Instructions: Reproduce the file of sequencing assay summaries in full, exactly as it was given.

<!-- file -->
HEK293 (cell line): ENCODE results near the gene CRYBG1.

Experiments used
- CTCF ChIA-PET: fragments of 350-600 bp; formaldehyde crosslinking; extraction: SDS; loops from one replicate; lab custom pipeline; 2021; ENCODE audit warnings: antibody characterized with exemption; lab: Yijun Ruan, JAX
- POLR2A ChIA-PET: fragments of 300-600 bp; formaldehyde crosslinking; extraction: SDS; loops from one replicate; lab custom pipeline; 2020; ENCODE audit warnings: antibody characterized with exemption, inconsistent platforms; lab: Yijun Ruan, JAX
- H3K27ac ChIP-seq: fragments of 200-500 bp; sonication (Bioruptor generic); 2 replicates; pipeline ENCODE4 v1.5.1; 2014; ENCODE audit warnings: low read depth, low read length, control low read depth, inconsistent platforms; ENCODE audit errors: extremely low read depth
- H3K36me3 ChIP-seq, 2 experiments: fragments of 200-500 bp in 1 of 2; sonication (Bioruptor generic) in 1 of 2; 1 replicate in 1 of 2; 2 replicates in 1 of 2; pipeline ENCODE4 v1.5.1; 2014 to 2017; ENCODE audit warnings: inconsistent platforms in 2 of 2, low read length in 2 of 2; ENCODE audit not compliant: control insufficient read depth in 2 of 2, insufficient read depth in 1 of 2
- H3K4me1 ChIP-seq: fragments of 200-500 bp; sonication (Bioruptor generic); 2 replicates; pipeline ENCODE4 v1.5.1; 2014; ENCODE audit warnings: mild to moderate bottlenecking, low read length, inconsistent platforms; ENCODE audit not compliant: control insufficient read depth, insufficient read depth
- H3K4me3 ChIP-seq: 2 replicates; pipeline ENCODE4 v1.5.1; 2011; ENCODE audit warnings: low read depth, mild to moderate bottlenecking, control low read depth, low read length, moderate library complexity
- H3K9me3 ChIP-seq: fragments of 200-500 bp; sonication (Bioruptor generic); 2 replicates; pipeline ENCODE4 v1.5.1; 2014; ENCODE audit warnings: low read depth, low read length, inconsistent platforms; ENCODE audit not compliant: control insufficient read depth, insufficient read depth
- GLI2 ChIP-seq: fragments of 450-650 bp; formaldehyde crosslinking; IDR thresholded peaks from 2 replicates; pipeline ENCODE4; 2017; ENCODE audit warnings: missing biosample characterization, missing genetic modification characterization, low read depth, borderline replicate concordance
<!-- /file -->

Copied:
HEK293 (cell line): ENCODE results near the gene CRYBG1.

Experiments used
- CTCF ChIA-PET: fragments of 350-600 bp; formaldehyde crosslinking; extraction: SDS; loops from one replicate; lab custom pipeline; 2021; ENCODE audit warnings: antibody characterized with exemption; lab: Yijun Ruan, JAX
- POLR2A ChIA-PET: fragments of 300-600 bp; formaldehyde crosslinking; extraction: SDS; loops from one replicate; lab custom pipeline; 2020; ENCODE audit warnings: antibody characterized with exemption, inconsistent platforms; lab: Yijun Ruan, JAX
- H3K27ac ChIP-seq: fragments of 200-500 bp; sonication (Bioruptor generic); 2 replicates; pipeline ENCODE4 v1.5.1; 2014; ENCODE audit warnings: low read depth, low read length, control low read depth, inconsistent platforms; ENCODE audit errors: extremely low read depth
- H3K36me3 ChIP-seq, 2 experiments: fragments of 200-500 bp in 1 of 2; sonication (Bioruptor generic) in 1 of 2; 1 replicate in 1 of 2; 2 replicates in 1 of 2; pipeline ENCODE4 v1.5.1; 2014 to 2017; ENCODE audit warnings: inconsistent platforms in 2 of 2, low read length in 2 of 2; ENCODE audit not compliant: control insufficient read depth in 2 of 2, insufficient read depth in 1 of 2
- H3K4me1 ChIP-seq: fragments of 200-500 bp; sonication (Bioruptor generic); 2 replicates; pipeline ENCODE4 v1.5.1; 2014; ENCODE audit warnings: mild to moderate bottlenecking, low read length, inconsistent platforms; ENCODE audit not compliant: control insufficient read depth, insufficient read depth
- H3K4me3 ChIP-seq: 2 replicates; pipeline ENCODE4 v1.5.1; 2011; ENCODE audit warnings: low read depth, mild to moderate bottlenecking, control low read depth, low read length, moderate library complexity
- H3K9me3 ChIP-seq: fragments of 200-500 bp; sonication (Bioruptor generic); 2 replicates; pipeline ENCODE4 v1.5.1; 2014; ENCODE audit warnings: low read depth, low read length, inconsistent platforms; ENCODE audit not compliant: control insufficient read depth, insufficient read depth
- GLI2 ChIP-seq: fragments of 450-650 bp; formaldehyde crosslinking; IDR thresholded peaks from 2 replicates; pipeline ENCODE4; 2017; ENCODE audit warnings: missing biosample characterization, missing genetic modification characterization, low read depth, borderline replicate concordance